You will be forgiven for thinking about going on a vegan diet will all cure your health – after all, that's what Instagram says, right?
But, as a dietitian, I've been encouraging you to be on the side of caution, as vegans are told to be quite restrictive and risk at several nutrient deficiencies.
But before we get into that, you might be wondering what a vegan diet actually is: in essence, vegan diets shun all foods of animal origin. That means no meat or seafood, no eggs and no dairy – not even honey!
Now, it's all for eating a plant-based diet – one that is rich in fruit and vegetables, legumes and wholegrains. There are health benefits of doing so, like reducing your risk of obesity, diabetes and cancer. But here 's the catch: plant – based does not mean vegan.
Instead, plant-based diets are mostly made up of plant foods, but can be reduced to lean meat, seafood and reduced fat dairy, which are incredibly nutritious and offer some key nutrients that don't typically find in high quantities in plant foods.
So, if you choose to follow a strictly vegetarian diet, careful planning is required to ensure you don't get deficient in one of these key nutrients:
Key for muscle growth and repair, protein is rich in animal foods (meat, seafood and eggs, as well as dairy). I am going to say, "Contrary to what you think", you can get more than enough protein from plant foods – there 's no need to opt for fancy protein powders and shakes.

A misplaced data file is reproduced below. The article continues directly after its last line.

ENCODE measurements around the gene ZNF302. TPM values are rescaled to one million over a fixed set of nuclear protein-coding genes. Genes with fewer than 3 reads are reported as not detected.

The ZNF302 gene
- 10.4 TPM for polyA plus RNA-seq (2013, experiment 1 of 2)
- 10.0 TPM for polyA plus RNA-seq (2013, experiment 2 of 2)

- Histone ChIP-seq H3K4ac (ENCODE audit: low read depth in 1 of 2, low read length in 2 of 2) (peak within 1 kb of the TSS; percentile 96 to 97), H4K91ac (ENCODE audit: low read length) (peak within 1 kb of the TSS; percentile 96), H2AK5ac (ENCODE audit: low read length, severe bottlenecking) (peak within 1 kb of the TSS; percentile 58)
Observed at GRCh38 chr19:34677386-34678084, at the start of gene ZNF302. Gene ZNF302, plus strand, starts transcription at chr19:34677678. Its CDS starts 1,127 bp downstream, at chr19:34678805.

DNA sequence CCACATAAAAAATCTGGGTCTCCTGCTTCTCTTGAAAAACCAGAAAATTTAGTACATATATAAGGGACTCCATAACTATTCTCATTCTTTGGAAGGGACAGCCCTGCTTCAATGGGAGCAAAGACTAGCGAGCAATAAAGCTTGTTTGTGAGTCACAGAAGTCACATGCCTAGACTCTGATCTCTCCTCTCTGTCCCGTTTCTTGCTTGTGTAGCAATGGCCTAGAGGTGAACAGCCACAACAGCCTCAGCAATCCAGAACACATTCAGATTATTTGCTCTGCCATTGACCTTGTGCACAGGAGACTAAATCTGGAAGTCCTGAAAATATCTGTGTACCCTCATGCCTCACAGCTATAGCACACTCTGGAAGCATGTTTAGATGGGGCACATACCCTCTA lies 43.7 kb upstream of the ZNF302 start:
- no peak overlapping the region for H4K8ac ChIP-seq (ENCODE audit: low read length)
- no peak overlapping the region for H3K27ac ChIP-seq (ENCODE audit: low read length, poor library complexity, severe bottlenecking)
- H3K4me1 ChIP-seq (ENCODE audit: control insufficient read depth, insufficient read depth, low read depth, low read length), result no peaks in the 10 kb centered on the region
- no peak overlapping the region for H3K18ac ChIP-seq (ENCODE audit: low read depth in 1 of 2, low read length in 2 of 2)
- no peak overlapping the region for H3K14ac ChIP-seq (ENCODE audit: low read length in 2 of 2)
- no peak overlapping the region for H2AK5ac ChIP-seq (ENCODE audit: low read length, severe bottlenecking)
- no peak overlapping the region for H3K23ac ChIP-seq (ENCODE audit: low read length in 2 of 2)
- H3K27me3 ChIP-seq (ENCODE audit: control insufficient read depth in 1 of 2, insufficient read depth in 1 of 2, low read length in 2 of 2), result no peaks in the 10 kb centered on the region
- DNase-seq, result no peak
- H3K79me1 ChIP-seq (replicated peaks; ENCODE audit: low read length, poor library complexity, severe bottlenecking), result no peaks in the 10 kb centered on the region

The best vegan protein options are tofu and legumes (beans, lentils and chickpeas). Nuts and seeds can also provide a significant amount of protein, as can soy milk. So, just make sure you've got these foods in your diet and you're good to go.
Legumes, nuts and seeds are also sources of iron, which is needed for oxygen transport. Wholegrains (like grainy bread and rolled oats) and fortified food grains (i.e. some breads and cereals) are other excellent sources. Leafy greens and dried drinks can help boost your iron intake, too.
What's more, you should consume these foods with a source of vitamin C.
An important nutrient for your metabolism and immune system, some sources are non-vegan foods like oysters, seafood and meat. But, if you are playing games, you can opt for it – legumes, nuts and seeds, along with wholegrains, nuts and soy products.
Luckily, there are some vegetarian products that are fortified with Vitamin B12 – but they are few and far between (reduced salt vegemite or some faux meats). This nutrient typically only comes from animal foods and is crucial for the blood and nervous system function, as well as the synthesis of DNA. Supplementation with Vitamin B12 may be necessary on a vegan diet, so be sure to chat to your doctor or dietitian about it.
Oily fish usually springs to mind when Omega-3s are mentioned, but there are some easy-to-use sources of Omega-3 that are vegan-friendly, too. That's good news, because Omega-3s support a healthy heart, brain and eyes. For your omega-3 vegan fix, be sure to include chia seeds, linseeds, walnuts and hemp. But, for the most benefit you want to combine these with marine Omega-3s, so again, supplementation may be necessary.
Last but not least, calcium is the key for strong bones and teeth. Typically found in dairy foods (milk, yogurt and cheese), calcium can be hard to come on a vegan diet if you don't know where to look. Plant-based sources include fortified plant milk alternatives (look for at least 100 mg of calcium per 100 ml), almonds with skin on the skin, firm tofu and some leafy green veg like silverbeet.
And there you have it! Everything you need to know before committing to a vegan diet (from a nutrition perspective, at least).
Read more stories like this: Should you go vegan? Here's how your body changes from day one. Plus, your dietitian approved 7 day vegan meal plan.
Melissa Meer is a Sydney-based Accredited Practicing Dietitian. You can connect with her at www.honestnutrition.com.au or on Instagram @honest_nutrition.